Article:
This site is built with accessibility in mind. We follow the industry standard W3C’s Web Content Accessibility Guidelines so that our site is available to everyone.

Our approach

We’ve followed current the best practice which means the site will work on any modern web browser. If you have an older browser the site will still work but may not look as it is designed to be.

The pages of this site are made in a semantic way, that means the page structure is clear even when styling is turned off. We’ve used relative sizes for text so you can easily make the text larger or smaller using your browser’s zoom options (usually under the View menu) or our accessibility button.

All images should have alternative text so that if you turn off images or have a spoken browser, you’ll still be able to read the content. We’ve also implemented print stylesheets so the site should be clear and easy to read if you decide to print out some pages.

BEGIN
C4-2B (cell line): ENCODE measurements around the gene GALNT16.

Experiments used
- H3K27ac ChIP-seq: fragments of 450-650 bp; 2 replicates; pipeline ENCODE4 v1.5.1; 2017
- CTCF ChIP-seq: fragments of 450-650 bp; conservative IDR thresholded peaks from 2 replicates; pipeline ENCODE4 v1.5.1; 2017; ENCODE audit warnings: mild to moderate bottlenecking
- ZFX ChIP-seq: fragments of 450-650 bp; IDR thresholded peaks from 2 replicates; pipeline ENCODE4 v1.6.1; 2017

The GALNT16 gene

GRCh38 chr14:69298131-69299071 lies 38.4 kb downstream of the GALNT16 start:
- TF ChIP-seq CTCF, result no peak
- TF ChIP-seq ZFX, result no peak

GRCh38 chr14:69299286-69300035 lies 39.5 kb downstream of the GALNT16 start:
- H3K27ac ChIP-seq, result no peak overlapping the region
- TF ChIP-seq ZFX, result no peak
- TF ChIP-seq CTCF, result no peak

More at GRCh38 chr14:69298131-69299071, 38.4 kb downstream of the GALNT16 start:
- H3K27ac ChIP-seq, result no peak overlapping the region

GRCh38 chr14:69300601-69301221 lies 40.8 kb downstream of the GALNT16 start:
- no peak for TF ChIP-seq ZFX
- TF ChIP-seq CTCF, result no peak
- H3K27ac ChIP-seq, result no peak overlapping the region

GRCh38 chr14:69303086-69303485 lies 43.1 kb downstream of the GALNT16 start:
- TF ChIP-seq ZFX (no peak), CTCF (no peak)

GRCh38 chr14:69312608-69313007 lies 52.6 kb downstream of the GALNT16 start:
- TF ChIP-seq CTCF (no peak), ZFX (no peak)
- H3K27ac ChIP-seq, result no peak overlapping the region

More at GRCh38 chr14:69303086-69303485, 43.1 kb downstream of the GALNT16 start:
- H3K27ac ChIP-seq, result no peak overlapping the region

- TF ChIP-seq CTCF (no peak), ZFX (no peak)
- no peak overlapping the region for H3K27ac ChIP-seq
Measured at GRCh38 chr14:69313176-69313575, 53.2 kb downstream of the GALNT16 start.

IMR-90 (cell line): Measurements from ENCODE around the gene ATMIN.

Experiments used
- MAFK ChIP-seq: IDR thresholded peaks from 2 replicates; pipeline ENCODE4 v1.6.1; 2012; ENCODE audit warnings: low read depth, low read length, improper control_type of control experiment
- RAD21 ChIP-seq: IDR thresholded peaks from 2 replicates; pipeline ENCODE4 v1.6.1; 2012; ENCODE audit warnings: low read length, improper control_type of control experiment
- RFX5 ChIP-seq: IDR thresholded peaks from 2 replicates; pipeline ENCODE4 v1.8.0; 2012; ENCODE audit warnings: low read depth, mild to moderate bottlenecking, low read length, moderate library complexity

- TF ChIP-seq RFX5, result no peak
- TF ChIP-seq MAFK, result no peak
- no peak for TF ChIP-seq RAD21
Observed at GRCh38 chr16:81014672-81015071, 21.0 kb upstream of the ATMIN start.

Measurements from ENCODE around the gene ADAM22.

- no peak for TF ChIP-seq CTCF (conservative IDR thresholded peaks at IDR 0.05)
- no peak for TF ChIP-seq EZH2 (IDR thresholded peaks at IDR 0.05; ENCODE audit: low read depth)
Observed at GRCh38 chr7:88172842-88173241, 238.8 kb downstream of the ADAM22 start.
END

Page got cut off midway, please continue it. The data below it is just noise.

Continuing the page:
Our Toolbar

Our accessibility toolbar allows you to set:

  • Font size (increase/decrease)
  • Grayscale
  • Negative Contrast
  • High Contrast
  • Light Background
  • Links Underline
  • Readable Font

Further help

The BBC’s My Web My Way website is an excellent resource with lots of accessibility tips on how to get the most out of your web browser.

Conformance and standards

This site conforms to a minimum of Level AA compliance of the W3C’s web content accessibility guidelines. The site has been built adhering to modern web standards and all pages should be XHTML and CSS compliant.

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Cutting London's buses would be a disaster for disabled people. Next to a photo of a white man in a manual wheelchair wearing a face mask on the pavement at a bus stop, as a red London double-decker bus approaches. A visually impaired woman with a Guide Dog is in the background.

Cutting London’s Buses would be disaster for disabled people